Posted by Neil Rose, Editor, Legal Futures
When then shadow justice minister Henry Bellingham last year floated the idea that some client account interest should be applied to the legal aid fund rather than solicitors’ pockets, some thought it one of the barmier suggestions of ways to supplement public funding. But even though Mr Bellingham has moved on, the idea has not, as proved by this week’s legal aid green paper.
On the face of the two options put forward, it would surely be far easier simply to make it a professional requirement that solicitors hand over the interest they have gained (clients will retain their interest come what may); creating a single government bank account sounds fraught with administrative difficulties. But solicitors will undoubtedly lobby for the latter because the green paper says one option is to allow them to retain the interest they would have earned, while the legal aid fund benefits from the extra interest earned by pooling this money. The green paper says this could be voluntary or compulsory – it is hard to see a voluntary scheme really working, dare one suggest.
This is a proposal that will strike fear into the heart of many small law firms. At least until interest rates dropped to rock bottom, there was no shortage of stories about firms propped up by client account interest; for other firms, even if it wasn’t the difference between keeping the doors open and not, interest could still produce more income than any single client. And big firms appreciate the benefits too, sometimes using it to offset their borrowings. Only a few, such as Allen & Overy, have donated interest to pro bono charities. Looked at objectively, however, there is a decent argument to be had over solicitors’ moral entitlement to profiting in this way.
My understanding is that during his time in office, the former Attorney General, Lord Goldsmith, had his eyes on client account interest as a source of pro bono funding but was told in no uncertain terms that solicitors would simply not wear it. Now, with the greater imperative of supplementing the legal aid fund, they may have no choice. Perhaps the knowledge that this deeply unpopular proposal was coming was why the Law Society pre-empted the green paper by calling for higher tax on alcohol sales, with the money going to legal aid and other criminal justice agencies. It is an idea that has thus far gained no traction.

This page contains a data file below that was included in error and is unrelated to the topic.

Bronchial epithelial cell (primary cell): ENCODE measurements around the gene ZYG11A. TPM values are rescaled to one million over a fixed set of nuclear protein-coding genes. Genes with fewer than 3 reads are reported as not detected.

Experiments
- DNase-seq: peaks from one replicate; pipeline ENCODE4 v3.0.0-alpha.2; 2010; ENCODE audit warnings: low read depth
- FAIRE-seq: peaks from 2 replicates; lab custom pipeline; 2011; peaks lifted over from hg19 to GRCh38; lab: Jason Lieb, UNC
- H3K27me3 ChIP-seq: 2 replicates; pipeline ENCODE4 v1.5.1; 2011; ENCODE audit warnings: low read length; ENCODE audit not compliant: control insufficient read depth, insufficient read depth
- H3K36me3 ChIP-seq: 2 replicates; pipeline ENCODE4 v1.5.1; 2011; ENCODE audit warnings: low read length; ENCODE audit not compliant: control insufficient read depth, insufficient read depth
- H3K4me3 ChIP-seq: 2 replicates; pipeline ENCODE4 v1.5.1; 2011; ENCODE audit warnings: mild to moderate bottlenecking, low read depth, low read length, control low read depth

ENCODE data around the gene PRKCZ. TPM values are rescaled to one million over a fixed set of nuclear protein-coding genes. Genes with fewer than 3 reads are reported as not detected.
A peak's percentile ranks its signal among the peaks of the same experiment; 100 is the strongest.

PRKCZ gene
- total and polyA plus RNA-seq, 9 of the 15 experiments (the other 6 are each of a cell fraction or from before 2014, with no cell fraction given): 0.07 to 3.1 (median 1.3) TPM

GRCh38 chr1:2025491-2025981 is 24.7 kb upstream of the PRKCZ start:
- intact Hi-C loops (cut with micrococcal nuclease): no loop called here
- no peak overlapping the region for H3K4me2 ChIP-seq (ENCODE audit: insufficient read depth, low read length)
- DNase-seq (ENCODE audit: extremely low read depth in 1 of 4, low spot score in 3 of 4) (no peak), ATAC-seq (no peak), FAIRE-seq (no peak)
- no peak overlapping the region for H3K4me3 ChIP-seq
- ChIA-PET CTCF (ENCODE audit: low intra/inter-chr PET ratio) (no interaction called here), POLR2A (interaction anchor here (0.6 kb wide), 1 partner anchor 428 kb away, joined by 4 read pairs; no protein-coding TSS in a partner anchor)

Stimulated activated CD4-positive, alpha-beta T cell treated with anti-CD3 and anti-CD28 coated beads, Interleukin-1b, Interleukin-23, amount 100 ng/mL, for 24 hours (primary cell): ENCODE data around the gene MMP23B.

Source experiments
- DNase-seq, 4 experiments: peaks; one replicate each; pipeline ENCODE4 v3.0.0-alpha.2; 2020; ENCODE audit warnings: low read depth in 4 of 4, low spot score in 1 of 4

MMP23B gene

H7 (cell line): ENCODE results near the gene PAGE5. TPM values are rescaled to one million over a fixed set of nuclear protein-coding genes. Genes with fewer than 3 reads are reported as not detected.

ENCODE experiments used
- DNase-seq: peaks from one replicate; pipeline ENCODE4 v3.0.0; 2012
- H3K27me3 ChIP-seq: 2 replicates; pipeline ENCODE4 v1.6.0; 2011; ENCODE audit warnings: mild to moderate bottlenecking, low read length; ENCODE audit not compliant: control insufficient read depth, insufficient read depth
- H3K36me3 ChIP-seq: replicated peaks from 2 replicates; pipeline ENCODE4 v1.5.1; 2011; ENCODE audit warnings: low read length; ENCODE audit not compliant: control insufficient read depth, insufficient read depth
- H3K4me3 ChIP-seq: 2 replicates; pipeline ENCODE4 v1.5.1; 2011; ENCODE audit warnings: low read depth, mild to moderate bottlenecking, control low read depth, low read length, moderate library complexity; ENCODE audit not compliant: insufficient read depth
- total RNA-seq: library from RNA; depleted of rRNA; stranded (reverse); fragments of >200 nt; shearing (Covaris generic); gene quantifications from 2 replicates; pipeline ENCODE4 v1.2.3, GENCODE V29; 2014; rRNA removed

The impact assessment issued with the green paper was far from satisfactory. Aside from the fact that the government has no idea how much money we are talking about (but there are surely many billions held in client accounts every year), you wonder how long officials spent thinking about the impact. “Some firms may decide to pass on any lost income from these proposals to their clients through higher charges,” it says. “However, this risk has not been quantified at this stage and is expected to be minimal.” Where is the justification for such a sweeping assumption? If only in return for providing what they see as a free banking service, law firms may very well build in some extra charge to their fees.
This is a solution that looks neat but in reality will be far less so. What impact, for example, will it have on the market for solicitors’ banking services? No point trying to tempt solicitors in with extra interest if it’s just going straight to the Treasury. And if the Council of Mortgage Lenders is successful in its bid to find an alternative method of transferring funds between banks to reduce their exposure to fraudulent lawyers, then the money at stake will be far less.
This leads to the really big picture. It would do the profession the world of good if a way could be found in this day and age to do without client account at all (or at least as much as possible). Think how much smaller the Solicitors Regulation Authority, and how much cheaper the practising certificate fee, would be without it. Now that is a trade-off solicitors may be keener on.